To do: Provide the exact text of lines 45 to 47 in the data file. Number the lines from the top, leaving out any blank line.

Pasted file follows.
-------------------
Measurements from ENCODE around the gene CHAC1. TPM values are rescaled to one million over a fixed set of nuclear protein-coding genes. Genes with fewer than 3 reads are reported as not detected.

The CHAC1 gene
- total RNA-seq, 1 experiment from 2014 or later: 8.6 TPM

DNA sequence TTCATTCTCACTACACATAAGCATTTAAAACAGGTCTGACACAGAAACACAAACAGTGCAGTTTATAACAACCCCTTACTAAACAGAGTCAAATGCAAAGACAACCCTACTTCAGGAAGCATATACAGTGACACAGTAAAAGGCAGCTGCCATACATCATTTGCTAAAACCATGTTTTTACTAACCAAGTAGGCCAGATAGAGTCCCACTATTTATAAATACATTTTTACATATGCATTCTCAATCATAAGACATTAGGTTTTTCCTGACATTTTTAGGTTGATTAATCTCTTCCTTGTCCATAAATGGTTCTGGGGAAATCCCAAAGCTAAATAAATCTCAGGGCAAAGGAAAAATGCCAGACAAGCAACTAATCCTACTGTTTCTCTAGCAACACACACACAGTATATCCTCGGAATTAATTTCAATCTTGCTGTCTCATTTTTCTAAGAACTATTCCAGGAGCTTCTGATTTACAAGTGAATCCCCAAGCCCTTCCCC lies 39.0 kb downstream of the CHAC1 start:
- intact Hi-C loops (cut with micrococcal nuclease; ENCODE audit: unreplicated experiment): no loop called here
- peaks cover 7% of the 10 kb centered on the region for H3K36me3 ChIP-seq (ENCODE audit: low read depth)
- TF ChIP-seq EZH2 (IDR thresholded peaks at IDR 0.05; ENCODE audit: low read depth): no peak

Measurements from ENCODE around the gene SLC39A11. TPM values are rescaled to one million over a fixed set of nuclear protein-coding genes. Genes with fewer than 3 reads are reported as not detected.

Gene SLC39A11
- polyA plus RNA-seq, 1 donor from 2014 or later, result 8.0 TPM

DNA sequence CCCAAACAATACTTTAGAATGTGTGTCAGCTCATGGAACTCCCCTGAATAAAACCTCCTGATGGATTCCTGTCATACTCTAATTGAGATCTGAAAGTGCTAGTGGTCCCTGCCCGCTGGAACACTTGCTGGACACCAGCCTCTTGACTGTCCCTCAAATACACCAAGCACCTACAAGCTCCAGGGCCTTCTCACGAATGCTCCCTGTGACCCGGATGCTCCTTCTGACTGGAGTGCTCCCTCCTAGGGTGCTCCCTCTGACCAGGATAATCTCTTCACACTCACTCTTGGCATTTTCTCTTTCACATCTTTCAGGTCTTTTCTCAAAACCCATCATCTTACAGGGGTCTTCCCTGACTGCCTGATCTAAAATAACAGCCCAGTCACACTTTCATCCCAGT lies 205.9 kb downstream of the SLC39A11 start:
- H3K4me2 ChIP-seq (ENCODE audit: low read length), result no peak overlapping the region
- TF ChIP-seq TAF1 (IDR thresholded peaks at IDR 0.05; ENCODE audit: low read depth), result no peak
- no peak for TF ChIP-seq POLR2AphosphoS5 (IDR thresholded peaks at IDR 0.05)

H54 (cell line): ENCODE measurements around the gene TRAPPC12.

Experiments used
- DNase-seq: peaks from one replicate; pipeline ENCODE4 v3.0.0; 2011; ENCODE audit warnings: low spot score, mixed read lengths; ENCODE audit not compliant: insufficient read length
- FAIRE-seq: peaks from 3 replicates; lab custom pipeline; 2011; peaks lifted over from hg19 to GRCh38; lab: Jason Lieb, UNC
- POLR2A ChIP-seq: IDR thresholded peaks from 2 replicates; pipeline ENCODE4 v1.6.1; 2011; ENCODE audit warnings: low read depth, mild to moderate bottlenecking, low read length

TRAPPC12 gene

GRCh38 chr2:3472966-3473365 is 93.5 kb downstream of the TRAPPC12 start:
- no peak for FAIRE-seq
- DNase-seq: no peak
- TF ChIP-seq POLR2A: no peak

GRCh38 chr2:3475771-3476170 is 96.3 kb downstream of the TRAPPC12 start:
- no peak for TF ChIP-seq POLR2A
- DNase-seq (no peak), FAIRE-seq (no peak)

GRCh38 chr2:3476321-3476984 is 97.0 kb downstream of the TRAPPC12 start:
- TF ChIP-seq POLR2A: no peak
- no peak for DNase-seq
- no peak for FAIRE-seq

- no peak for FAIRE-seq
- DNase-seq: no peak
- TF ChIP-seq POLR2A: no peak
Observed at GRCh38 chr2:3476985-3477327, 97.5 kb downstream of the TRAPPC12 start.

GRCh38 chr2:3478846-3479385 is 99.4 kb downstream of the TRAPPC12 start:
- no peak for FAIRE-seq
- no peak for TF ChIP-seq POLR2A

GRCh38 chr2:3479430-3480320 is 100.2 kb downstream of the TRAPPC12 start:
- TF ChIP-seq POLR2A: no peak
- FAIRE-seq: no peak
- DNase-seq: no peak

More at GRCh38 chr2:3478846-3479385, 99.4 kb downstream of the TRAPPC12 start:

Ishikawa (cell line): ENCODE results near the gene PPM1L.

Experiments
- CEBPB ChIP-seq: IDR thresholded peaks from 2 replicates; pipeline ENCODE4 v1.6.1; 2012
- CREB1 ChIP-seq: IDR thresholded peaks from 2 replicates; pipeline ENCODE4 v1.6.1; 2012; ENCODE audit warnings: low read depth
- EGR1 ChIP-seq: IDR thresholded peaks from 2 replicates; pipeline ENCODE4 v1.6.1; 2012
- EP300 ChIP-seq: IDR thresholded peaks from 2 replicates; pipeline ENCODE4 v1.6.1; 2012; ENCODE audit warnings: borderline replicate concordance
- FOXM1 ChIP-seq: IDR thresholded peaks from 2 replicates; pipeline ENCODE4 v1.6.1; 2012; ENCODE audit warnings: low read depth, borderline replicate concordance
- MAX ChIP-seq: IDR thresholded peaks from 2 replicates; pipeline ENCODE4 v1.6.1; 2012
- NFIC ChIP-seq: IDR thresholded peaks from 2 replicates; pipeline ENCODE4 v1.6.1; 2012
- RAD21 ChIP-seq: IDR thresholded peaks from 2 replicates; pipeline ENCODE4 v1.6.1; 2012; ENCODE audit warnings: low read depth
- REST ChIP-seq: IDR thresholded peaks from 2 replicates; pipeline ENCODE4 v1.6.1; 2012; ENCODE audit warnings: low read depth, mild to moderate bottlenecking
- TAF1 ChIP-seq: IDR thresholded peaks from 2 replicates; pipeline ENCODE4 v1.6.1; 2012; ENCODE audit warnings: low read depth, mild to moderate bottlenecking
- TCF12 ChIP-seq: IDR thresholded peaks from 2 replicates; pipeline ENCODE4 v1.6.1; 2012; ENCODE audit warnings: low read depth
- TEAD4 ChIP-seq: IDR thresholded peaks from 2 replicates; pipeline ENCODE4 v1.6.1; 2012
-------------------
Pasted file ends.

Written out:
Experiments
- CEBPB ChIP-seq: IDR thresholded peaks from 2 replicates; pipeline ENCODE4 v1.6.1; 2012
- CREB1 ChIP-seq: IDR thresholded peaks from 2 replicates; pipeline ENCODE4 v1.6.1; 2012; ENCODE audit warnings: low read depth